Environmental Chemistry Environmental Chemistry Society
Environmental problems - Chemical approaches
RESEARCH ARTICLE

Determination of the free-ion concentration of rare earth elements by an ion-exchange technique: implementation, evaluation and limits

Sébastien Leguay A , Peter G. C. Campbell A and Claude Fortin A B

A Institut National de la Recherche Scientifique, Centre Eau Terre Environnement, 490 rue de la Couronne, Québec, QC, G1K 9A9, Canada.

B Corresponding author. Email: fortincl@ete.inrs.ca

Environmental Chemistry 13(3) 478-488 http://dx.doi.org/10.1071/EN15136
Submitted: 30 June 2015  Accepted: 7 October 2015   Published: 27 January 2016

Environmental context. The lanthanides are a group of heavy elements (from lanthanum to lutetium) increasingly used in many electronic consumer products and little is known about their environmental mobility and toxicity. In natural systems, these elements will bind to natural organic matter but metal toxicity is usually defined by the free metal ion concentration. Here, we propose a method based on sample equilibration with an ion-exchange resin to measure the free lanthanide ion concentration in the presence of natural organic matter.

Abstract. An ion-exchange technique that employs a polystyrene sulphonate ion-exchange resin was developed for determining environmentally relevant free-ion concentrations of Ce, Eu, La and Nd. Owing to the high affinity of rare earth elements (REE) for the selected resin, this method requires the addition of an inert salt to increase the concentration of the counter-ions (i.e. cations that are exchanged with REE bound to the resin). The use of a batch equilibration approach to calibrate the resin allowed the implementation of the ion-exchange technique at reasonably low ionic strength (I = 0.1 M). Several ligands were used to test the selectivity of the method, which proved to be highly selective for the free metal ion in presence of the tested cationic and anionic complexes (REE–nitrate, REE–malic acid and REE–nitrilotriacetic acid systems) and operational for very low proportions of REE3+, owing to the strong REE–resin interactions. The ion-exchange technique was also implemented to determine [Eu]inorg in the presence of natural humic matter (Suwannee River Humic Acid) and the results were compared with those obtained using equilibrium dialysis and those calculated with chemical equilibrium models. At pH 4.00, the measured [Eu]inorg values were in fairly good agreement with those predicted with the Windermere Humic Aqueous Model and Stockholm Humic Model, whereas the Non-Ideal Competitive Absorption model appeared to underestimate the [Eu]inorg. However, the inorganic europium concentrations were strongly underestimated (4 < [Eu]inorg, IET/[Eu]inorg, calc < 18) with the three prediction models at higher pH (5.3 and 6.2).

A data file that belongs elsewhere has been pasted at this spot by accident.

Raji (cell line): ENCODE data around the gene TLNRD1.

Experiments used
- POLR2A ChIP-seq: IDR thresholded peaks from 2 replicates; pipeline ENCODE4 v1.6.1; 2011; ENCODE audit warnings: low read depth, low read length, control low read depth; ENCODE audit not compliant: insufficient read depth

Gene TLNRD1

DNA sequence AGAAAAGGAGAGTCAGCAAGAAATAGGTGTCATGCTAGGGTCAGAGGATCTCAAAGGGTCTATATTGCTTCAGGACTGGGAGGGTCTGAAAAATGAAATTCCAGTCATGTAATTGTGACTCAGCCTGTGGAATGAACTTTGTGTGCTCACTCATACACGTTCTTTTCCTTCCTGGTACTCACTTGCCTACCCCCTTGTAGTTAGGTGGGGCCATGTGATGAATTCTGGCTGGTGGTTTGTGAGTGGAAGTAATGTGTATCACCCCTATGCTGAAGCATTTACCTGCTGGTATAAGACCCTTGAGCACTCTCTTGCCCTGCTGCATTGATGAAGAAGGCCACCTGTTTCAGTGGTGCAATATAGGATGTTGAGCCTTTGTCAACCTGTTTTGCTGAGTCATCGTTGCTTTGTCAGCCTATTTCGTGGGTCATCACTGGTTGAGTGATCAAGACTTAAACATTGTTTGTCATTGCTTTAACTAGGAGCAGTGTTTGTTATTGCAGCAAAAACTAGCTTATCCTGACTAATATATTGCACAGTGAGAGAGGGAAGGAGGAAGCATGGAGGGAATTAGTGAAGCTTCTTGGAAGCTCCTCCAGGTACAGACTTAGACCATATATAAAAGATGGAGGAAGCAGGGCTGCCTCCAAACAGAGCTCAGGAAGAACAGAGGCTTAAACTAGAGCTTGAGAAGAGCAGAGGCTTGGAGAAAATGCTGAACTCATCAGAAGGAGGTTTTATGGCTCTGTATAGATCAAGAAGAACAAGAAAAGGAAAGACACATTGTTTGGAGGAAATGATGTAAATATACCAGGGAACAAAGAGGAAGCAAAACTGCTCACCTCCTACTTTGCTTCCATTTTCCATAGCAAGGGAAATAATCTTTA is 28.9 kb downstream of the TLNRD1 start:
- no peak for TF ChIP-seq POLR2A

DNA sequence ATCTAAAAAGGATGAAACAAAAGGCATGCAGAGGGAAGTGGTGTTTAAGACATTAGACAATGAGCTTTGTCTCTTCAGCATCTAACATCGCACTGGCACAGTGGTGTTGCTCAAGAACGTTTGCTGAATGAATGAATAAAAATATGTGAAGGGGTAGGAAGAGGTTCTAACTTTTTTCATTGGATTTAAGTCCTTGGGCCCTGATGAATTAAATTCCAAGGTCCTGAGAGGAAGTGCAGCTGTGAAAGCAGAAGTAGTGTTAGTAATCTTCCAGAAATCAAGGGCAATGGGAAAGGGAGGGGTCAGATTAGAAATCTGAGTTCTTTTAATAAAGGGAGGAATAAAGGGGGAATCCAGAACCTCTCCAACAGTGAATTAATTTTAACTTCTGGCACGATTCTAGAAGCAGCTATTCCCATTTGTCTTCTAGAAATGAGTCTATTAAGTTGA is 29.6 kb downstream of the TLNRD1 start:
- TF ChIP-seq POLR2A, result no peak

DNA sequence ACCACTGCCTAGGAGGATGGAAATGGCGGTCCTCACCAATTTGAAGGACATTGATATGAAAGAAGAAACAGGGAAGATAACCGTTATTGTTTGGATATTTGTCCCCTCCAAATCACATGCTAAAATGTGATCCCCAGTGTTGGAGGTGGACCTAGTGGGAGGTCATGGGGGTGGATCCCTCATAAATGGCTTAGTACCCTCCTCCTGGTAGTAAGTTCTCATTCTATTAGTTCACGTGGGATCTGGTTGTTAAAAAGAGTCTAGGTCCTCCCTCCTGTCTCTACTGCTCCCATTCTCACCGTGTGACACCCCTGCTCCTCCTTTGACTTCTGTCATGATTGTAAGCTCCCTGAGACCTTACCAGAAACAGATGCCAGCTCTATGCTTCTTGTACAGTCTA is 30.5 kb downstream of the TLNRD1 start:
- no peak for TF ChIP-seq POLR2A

Additional keywords: free metal ions, humic acid, lanthanides, speciation.


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